Last week I wrote on how to lead older people as a younger person (Check it out here!). This week’s article goes along with it.
I want to talk to older leaders about how to empower young leaders.
Many times I have seen good and bad examples of more experienced leaders trying to lead a less experienced leader.
Here is one story: I went to preach at a church and I preached my sermon and then the elders met with me. One of the elders launched into a point by point critique of my sermon, maintaining that my 7 references to prayer in Scripture were not enough and such shallow preaching is not tolerated in their church.
See this is an example of a man who had the best intentions when trying to help a young leader. Unfortunately, he went about it all the wrong way. If there was something fundamentally wrong with my sermon he could have approached me better, instead the way he handled it shattered my confidence and made me defensive and ultimately less teachable and less likely to trust him to actually lead me.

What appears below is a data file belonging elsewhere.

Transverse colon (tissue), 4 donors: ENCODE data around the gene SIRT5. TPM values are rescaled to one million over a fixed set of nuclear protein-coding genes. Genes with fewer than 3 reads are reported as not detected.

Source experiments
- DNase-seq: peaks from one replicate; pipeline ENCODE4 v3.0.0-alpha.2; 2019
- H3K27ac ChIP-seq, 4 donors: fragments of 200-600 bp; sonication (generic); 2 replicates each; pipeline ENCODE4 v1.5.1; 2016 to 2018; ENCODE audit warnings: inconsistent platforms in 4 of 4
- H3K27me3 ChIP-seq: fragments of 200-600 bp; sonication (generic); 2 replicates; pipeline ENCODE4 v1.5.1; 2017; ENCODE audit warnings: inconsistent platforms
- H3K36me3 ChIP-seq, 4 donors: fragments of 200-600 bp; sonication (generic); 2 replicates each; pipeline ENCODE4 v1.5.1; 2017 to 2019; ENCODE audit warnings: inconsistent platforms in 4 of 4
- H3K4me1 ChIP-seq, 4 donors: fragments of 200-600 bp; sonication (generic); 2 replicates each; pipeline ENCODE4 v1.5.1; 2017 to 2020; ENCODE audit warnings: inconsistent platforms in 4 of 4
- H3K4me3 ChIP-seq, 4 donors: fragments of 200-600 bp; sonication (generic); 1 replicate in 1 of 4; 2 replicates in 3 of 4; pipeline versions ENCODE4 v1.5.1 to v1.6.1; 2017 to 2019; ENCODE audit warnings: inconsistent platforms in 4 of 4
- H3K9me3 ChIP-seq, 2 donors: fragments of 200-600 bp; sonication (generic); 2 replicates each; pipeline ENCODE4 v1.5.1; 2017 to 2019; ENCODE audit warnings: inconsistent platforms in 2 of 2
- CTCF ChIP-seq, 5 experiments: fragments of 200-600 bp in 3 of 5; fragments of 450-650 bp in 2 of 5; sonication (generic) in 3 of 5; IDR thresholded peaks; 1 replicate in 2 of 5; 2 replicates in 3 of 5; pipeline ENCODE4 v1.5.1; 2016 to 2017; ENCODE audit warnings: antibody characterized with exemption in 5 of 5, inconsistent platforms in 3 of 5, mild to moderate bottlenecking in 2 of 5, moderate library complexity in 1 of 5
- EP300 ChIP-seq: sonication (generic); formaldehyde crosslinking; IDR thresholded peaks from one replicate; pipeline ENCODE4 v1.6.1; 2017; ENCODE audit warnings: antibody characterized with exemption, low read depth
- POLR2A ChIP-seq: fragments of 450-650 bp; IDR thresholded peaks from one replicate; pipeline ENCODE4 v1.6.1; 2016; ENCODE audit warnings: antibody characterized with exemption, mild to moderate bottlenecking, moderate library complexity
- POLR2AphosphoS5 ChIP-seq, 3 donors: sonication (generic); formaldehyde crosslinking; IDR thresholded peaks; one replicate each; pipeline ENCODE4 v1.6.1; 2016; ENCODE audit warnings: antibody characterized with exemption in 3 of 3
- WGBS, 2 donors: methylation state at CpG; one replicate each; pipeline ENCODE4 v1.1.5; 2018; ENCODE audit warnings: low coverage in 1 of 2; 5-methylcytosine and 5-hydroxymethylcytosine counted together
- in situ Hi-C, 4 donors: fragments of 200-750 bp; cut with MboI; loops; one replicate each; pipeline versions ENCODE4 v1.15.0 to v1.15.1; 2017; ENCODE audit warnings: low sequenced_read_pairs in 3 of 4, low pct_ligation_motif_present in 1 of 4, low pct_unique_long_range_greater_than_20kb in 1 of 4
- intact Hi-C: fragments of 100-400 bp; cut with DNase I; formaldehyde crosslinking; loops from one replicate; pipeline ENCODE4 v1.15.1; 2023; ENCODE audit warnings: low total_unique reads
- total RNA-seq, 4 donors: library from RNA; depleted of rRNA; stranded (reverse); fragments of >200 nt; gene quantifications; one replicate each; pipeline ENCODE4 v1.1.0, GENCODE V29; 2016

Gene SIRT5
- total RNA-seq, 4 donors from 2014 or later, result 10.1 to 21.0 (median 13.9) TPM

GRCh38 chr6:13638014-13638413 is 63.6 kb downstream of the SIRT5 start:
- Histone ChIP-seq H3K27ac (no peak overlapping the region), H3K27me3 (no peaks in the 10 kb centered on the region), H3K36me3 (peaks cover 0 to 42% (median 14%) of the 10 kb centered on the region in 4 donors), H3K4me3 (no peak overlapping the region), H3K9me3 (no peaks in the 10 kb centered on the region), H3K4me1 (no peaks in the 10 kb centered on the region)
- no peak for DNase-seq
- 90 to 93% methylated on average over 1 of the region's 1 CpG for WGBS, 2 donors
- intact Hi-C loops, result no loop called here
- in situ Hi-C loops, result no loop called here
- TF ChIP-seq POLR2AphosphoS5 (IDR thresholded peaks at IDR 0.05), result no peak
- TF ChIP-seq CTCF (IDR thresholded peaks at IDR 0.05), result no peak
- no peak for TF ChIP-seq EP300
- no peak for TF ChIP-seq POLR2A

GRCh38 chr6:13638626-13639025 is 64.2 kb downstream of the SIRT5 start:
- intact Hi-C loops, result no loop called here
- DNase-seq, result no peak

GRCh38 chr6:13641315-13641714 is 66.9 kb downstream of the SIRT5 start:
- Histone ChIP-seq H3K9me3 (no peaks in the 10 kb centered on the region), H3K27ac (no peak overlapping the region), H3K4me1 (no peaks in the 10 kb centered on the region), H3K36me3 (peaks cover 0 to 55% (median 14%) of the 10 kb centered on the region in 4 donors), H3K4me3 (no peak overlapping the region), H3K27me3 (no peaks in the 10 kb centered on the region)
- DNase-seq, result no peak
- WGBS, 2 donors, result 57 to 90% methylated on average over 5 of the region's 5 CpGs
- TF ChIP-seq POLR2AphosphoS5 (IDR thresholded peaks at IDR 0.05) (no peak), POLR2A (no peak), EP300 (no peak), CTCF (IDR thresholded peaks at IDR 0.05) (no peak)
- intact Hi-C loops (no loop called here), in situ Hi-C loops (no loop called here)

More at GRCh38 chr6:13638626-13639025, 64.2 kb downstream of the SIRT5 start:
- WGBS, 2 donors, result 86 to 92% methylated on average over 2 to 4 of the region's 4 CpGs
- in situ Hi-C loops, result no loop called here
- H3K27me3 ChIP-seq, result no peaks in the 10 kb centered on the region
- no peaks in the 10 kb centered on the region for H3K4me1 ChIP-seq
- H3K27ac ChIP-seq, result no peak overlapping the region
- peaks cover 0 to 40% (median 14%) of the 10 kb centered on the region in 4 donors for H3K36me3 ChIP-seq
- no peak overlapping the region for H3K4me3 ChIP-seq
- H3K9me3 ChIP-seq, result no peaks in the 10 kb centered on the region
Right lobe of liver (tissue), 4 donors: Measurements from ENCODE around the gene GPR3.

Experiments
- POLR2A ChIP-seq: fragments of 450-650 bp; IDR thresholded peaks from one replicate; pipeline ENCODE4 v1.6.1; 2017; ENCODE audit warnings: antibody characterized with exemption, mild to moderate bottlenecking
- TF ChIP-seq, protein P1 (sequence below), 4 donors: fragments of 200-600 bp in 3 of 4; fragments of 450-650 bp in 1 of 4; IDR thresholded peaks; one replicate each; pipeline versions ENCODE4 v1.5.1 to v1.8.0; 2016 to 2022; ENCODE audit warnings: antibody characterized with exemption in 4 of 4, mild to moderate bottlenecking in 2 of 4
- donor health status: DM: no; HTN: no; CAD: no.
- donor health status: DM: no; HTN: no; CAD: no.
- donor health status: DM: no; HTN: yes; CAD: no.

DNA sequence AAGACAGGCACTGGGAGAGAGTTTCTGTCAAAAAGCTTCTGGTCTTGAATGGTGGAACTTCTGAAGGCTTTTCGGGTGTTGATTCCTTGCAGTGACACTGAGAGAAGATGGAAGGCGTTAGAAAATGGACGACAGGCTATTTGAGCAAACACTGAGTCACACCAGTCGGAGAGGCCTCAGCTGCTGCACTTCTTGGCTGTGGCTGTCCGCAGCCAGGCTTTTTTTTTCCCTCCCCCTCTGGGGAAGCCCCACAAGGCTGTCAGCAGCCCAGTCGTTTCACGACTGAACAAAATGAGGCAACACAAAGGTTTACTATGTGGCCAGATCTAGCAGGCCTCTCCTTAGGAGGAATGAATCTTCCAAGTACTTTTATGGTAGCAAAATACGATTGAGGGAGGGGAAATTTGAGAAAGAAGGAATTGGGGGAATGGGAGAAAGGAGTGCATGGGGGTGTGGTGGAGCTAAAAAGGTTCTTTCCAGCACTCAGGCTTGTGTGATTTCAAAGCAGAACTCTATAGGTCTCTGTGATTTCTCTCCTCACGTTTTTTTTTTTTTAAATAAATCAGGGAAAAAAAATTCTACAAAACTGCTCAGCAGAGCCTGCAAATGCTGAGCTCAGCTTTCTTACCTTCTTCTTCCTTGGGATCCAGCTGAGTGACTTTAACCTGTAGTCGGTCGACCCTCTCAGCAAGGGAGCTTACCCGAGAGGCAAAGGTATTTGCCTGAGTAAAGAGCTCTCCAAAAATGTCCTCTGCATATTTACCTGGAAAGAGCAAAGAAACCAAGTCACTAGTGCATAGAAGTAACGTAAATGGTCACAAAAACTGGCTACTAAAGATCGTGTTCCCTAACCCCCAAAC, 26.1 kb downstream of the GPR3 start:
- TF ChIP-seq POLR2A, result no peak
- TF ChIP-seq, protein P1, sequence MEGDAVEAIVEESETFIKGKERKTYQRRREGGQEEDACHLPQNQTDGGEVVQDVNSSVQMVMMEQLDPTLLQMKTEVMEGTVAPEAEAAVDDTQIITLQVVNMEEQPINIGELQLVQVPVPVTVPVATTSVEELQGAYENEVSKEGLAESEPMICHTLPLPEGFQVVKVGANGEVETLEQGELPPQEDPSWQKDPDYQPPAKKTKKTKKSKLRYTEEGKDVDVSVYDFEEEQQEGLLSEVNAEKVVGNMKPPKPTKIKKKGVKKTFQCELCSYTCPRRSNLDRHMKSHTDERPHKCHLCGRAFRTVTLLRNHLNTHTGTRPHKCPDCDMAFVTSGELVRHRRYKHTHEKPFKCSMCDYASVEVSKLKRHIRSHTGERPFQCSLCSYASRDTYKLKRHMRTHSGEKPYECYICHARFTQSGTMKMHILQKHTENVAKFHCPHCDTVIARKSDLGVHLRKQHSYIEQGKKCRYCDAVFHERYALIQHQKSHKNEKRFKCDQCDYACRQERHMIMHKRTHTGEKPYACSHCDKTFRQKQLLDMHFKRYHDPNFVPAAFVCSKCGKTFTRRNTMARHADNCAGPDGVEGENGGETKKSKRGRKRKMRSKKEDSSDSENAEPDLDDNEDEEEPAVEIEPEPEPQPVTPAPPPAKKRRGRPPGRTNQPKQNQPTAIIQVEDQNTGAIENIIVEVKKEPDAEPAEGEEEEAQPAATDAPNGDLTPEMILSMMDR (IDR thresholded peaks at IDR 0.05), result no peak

On the flip-side though I have had many other leaders empower, disciple, and influence me in ways that will have lasting influence.
Here are 4 timeless principles to positively impact a young leader:
General encouragement of a young leader can go a long way. Many times inexperience can cause overconfidence-I have definitely seen this. But, most of the time a young, inexperienced leader is going to struggle with confidence. Find even the smallest things in their life to encourage them about and that can go a long way.
Beyond encouragement listen to a young leader’s dreams and help provide them the resources to achieve them. A young leader is going to have dreams and aspirations, just as all leaders do. This could be location specific or just general to their life and what they do. Try to the best of your ability to empower the young leader to achieve these dreams-don’t just shoot down everything as impossible or improbable.
Give young leaders tasks with meaning and purpose. Don’t just give a young leader what everyone expects them to handle-give them tasks and projects that might even seem above their head. Tell them what you want to see and that failure is okay and then unleash them to succeed. Tell them they can fail-and mean it.
This is the most important part of leading young leaders. Young leaders want spiritual mentors and advisers. More than any other aspect of leading young leaders the discipleship process is the most important. Spurring on their growth as a leader is vitally important, but helping spur on their spiritual maturity and spiritual growth is the most important.
Our churches need Godly and effective young leaders, are you doing your part to raise up the next generation of leaders? If so what are you doing? Let me know!